What can be done to help with taste changes during chemotherapy?
— Name withheld on request
Taste changes are unfortunately a frequent adverse effect of cancer treatment. The exact incidence varies, with studies reporting taste changes in 15% to 100% of patients undergoing cancer treatment. Some studies suggest that the presence of cancer, particularly advanced cancers, may affect taste perception. Chemotherapy or radiation may also cause temporary changes lasting up to several months, or even permanent changes in taste.
Some strategies to help manage taste changes include eating smaller, more frequent meals; changing food selection to include more fats, sauces, or condiments; sweetening foods; eating blander foods; avoiding nonappealing foods; and use of gum, hard candy, or lemon juice between or before meals. Patients with metallic tastes may find that avoiding metal eating utensils or cooking instruments can also help to reduce this.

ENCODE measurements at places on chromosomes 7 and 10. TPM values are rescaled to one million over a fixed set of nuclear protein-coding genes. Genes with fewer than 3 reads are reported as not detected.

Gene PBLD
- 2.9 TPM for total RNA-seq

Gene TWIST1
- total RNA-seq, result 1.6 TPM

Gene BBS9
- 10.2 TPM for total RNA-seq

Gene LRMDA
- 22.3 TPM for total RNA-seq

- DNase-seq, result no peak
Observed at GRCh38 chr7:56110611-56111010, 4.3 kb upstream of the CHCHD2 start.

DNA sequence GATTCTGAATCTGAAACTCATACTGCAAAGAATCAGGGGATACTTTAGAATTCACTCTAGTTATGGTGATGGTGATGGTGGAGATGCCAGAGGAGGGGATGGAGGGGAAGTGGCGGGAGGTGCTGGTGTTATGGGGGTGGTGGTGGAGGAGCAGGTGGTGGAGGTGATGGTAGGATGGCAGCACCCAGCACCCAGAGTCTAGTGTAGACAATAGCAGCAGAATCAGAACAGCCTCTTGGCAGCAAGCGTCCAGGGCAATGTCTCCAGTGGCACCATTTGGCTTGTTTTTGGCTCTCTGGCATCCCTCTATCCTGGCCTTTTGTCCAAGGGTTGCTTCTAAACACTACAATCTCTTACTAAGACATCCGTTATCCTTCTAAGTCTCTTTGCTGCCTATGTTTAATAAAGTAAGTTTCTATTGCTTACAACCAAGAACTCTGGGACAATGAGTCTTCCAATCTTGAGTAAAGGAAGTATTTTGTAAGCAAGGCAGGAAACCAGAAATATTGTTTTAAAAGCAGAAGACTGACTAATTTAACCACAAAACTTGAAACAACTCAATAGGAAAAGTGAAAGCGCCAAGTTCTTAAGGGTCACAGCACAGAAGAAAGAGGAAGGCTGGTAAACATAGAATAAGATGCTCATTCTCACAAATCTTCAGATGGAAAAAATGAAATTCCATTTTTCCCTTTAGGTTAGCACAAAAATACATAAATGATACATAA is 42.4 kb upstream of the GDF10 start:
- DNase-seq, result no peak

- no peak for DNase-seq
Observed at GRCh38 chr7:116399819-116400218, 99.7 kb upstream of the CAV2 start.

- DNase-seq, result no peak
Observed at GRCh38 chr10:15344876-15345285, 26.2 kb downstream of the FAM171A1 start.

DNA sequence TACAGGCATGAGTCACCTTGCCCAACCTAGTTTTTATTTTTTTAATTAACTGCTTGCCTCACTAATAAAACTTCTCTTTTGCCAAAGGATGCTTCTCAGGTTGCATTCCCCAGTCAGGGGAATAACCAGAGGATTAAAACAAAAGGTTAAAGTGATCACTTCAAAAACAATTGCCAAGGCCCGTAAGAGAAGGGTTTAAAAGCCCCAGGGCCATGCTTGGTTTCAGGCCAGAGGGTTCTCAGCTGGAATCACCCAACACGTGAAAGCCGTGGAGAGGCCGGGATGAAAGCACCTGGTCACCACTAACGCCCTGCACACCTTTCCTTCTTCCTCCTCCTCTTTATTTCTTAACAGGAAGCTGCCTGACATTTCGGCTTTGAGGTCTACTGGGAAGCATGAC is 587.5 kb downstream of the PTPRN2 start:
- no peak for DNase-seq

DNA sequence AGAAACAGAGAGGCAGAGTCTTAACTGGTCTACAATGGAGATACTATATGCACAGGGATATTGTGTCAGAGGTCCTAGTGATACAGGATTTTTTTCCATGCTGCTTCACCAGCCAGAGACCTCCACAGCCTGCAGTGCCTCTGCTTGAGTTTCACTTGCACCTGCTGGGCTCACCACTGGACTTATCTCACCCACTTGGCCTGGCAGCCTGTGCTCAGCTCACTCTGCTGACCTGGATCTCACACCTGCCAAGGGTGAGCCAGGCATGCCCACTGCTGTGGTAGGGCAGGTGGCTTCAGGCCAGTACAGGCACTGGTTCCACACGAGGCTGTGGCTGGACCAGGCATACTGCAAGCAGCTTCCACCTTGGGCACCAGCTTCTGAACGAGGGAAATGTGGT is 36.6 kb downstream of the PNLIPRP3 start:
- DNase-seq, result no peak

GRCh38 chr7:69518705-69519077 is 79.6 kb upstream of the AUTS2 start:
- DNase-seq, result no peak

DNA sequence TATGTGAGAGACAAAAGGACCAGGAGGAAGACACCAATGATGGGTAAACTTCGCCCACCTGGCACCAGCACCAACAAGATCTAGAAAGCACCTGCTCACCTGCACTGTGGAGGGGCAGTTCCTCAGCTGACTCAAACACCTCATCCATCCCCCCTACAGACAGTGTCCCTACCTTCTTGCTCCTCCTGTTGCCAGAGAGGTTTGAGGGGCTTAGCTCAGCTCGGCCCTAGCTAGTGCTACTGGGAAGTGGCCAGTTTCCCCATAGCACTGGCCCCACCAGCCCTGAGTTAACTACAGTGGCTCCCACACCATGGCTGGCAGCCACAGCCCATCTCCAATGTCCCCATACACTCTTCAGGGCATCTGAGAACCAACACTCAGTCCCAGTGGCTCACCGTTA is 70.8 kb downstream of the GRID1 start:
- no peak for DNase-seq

The National Cancer Institute (NCI) publishes a booklet, titled Eating Hints: Before, during, and after Cancer Treatment, that includes helpful eating tips for coping with taste changes and other adverse effects that can affect oral intake. Many patients also benefit from working with a registered dietician to maintain their weight and nutrition intake during cancer treatment.